Senior Robert Anderson comes from a family of mechanical engineers. (Photo by Eliza Grinnell/SEAS Communications)
Senior Robert Anderson comes from a family of mechanical engineers. (Photo by Eliza Grinnell/SEAS Communications)

Senior profile: Robert Anderson

Whether at work or (sword)play, this mechanical engineer keeps his problem-solving skills sharp

How did you become interested in science and engineering?

Both my parents are mechanical engineers. My grandfather was an inventor, and his father was an inventor. So I grew up learning how amazing it is to be able to see a problem and then design and build your own solution.

My grandfather was a metallurgist by trade, and actually wrote one of the premier textbooks for brazing. He pioneered a lot of the techniques that are still used in industry to this day. Coming from an entire family of people who loved being able to solve problems really inspired me to go into engineering.

What was one of your most poignant academic experiences?

Taking some of my general education requirements really pushed me out of my bounds. I took a class in Egyptology a year ago. It was a relatively easy class, but it was something I had never studied before—something I knew very little about but had always been interested in. Having the ability to learn something in depth from an expert in the field was an amazing experience that taught me the value of learning how another field looks at the world and helped broaden my perspective.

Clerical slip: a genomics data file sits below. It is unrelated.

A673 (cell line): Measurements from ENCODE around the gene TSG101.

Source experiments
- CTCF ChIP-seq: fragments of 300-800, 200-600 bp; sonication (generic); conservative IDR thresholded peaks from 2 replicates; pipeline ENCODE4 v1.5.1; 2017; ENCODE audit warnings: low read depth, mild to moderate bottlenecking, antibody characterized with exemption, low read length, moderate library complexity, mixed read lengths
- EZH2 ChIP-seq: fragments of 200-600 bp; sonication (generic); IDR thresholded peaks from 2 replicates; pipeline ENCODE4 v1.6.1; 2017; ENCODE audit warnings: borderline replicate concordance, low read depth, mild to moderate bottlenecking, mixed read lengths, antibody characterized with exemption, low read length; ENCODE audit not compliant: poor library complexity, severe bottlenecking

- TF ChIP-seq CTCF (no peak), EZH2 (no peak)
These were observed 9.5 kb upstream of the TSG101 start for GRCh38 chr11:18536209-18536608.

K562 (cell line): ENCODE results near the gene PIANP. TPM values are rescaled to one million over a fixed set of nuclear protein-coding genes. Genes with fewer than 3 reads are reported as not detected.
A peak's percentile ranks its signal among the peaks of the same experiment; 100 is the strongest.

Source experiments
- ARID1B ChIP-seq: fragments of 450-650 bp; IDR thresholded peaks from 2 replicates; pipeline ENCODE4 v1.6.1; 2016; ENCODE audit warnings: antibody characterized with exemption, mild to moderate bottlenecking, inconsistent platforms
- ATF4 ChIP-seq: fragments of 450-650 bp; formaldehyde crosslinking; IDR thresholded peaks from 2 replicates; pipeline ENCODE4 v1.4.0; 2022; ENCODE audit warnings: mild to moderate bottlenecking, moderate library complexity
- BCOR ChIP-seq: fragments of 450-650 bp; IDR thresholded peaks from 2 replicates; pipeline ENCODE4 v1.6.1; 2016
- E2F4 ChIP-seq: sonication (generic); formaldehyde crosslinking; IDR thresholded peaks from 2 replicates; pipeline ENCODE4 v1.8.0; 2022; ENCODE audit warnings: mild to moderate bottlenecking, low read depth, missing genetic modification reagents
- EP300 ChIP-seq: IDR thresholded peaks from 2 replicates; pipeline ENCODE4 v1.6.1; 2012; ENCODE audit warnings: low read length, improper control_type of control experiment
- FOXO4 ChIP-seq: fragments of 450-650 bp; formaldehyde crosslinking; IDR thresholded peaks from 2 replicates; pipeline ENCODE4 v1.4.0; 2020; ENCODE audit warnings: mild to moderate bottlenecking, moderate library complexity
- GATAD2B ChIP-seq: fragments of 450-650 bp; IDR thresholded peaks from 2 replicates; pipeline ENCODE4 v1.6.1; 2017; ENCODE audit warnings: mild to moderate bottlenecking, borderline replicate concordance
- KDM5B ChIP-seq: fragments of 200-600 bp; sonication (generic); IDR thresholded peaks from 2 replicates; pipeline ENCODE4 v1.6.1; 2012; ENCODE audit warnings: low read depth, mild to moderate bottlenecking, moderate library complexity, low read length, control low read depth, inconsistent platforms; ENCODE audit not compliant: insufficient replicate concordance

Tell us about your involvement in the Harvard Undergraduate Robotics Club.

One of the major projects I worked on was the Mars Rover project, where we built a rover designed as if it was going to Mars. We created a six-legged walking robot, which had legs instead of wheels to increase its mobility so it could climb over rocks. It was able to walk down stairs and across jagged terrain, as well as having extra legs so that if one were to get damaged or broken, it was still able to perform tasks. It was a new, challenging design that we pioneered based on research done by Boston Dynamics and other groups, trying to push the envelope and see if we could scale it up and make it bigger, stronger, and able to carry more weight.

Tell us about your experiences with Engineers without Borders (EWB).

After freshman year, I dove in headfirst and started leading an EWB project with a few of my classmates. We spent over a year planning, researching, and coming up with different designs for a house that many teachers could live in for a small school in rural Tanzania. I was lucky enough to go to Tanzania with a few other students and professional engineers and lead the team for part of the trip to actually build the teacher housing.